Zombie Steve here with a few words to you, the person reading these words
You found your way to this blog by one of two means: Accidentally or intentionally.
If it is the former, then I don't know how the hell that happened. But read on, seeker. Learn about our lives as zombies. Gain insight about the world in which we live. And when I say we, I mean us zombies, not you warm fleshed, uneaten, mostly intelligent anthropoids. You can find out about your lives by living them.
If it is the later, you are either a zombie yourself or a friend of a zombie. But between you and me, there is no such thing as a friend of a zombie. If you think you are a friend of a zombie, then here is a little known secrete: You are just a walking, talking, somewhat amusing future snack for the zombie with whom you think you are friends. In any event, read on to learn about the same garbage as everyone else. And when I say garbage, I mean highly intellectual, thought provoking and pertinent information about the world in which we all live and unlive.
That last sentence had three words that I do not know the definition too, but they sounded good.
Now, I like to end a blog with a little known fact I found on the web somewhere so I can feel superior and important. So here it goes:
Should you say octopuses, or octopi?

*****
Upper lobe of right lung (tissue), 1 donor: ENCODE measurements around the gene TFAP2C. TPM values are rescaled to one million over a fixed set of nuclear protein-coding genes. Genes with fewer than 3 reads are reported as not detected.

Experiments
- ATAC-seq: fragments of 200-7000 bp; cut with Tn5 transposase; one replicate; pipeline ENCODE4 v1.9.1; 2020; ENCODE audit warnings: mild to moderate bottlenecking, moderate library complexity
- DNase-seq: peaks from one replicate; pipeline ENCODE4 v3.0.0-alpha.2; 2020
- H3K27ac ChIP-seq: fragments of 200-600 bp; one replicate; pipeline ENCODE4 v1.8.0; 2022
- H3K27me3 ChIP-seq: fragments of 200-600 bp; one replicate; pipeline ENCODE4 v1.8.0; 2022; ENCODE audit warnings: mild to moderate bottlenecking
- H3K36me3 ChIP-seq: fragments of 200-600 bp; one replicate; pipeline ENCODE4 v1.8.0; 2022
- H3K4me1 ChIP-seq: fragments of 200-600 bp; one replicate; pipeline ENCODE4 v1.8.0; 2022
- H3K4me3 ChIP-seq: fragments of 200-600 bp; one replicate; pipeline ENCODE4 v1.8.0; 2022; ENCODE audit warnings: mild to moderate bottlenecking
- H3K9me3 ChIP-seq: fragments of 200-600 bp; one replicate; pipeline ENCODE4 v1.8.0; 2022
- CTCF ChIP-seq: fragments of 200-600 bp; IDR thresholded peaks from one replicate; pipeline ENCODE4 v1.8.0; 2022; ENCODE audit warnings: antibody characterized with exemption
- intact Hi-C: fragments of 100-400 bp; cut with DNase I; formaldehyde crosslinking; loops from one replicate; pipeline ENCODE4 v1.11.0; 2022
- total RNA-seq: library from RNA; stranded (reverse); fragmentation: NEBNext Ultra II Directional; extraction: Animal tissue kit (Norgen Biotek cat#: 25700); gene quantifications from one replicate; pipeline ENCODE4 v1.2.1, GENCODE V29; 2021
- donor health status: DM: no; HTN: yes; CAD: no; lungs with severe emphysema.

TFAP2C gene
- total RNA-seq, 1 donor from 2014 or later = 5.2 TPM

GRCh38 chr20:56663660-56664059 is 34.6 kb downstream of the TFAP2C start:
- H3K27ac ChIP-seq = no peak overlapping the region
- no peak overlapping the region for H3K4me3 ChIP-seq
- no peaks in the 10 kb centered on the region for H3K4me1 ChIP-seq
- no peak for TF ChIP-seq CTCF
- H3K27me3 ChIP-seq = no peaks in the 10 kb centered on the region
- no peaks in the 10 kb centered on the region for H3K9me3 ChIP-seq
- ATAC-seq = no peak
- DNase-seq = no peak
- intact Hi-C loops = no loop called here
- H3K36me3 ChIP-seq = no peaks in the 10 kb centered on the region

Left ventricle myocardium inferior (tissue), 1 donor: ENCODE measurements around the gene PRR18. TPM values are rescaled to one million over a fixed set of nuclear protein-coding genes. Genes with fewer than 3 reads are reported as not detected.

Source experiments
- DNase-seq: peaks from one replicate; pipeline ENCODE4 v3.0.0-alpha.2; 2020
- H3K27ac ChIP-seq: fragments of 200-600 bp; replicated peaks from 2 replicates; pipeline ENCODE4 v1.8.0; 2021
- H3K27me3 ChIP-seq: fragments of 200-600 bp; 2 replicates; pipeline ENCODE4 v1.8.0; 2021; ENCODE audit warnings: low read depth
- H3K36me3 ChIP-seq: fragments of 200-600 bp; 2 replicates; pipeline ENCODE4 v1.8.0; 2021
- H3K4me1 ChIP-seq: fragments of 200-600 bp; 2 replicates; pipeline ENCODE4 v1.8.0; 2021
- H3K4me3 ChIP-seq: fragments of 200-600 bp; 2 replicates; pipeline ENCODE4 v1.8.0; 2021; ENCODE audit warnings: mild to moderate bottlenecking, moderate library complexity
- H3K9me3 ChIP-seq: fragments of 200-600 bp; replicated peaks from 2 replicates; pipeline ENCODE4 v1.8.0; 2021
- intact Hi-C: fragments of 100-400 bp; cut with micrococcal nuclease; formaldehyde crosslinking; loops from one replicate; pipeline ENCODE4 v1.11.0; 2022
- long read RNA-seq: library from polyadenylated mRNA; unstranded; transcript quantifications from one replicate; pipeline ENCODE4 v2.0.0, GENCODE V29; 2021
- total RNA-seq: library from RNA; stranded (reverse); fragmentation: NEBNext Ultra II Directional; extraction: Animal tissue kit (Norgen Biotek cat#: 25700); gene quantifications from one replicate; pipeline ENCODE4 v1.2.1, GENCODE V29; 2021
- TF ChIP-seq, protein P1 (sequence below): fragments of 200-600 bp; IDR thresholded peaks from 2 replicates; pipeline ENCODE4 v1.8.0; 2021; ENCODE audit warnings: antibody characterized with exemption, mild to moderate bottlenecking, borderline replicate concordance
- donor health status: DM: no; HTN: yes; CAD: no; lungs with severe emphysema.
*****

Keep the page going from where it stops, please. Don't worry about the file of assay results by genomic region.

The word Octopus was brought into the English language somewhere in the Great Britain Olden times. I know... real specific, huh? Well bite me. And if you do, you will become a zombie. I think.
Back to the point. When the word Octopus was brought into the language, the English speakers added the typical 'es' to the end of the word to make it a plural. Sometime later, scholars wanted to normalize the English language by using some of the grammatical rules of Latin, and so the term 'octopi' came into being and is now commonly used to this day.
But here is the rub: Those scholars were complete jackasses. The word octopus is not Latin, but rather has its roots in ancient Greek. The more clever of these jackasses deferred to the rules of Greek grammar and came up with octopedes.
But one last comment. If these scholars had put down their pints of mead and let their heads clear, they would have realized something: When a foreign word is subsumed into the English language, it becomes an english word and the rules of English grammar should apply. So in fact, the the word 'octopuses' is just fine.
But I really like octopedes, and will be using that from now on.
If you don't believe me, check it out at Merriam-Webster.
Now that you have a piece of my mind, can I have a piece of yours? I'm a little hungry.
Goodbye for now,
"Life is short. Become a zombie"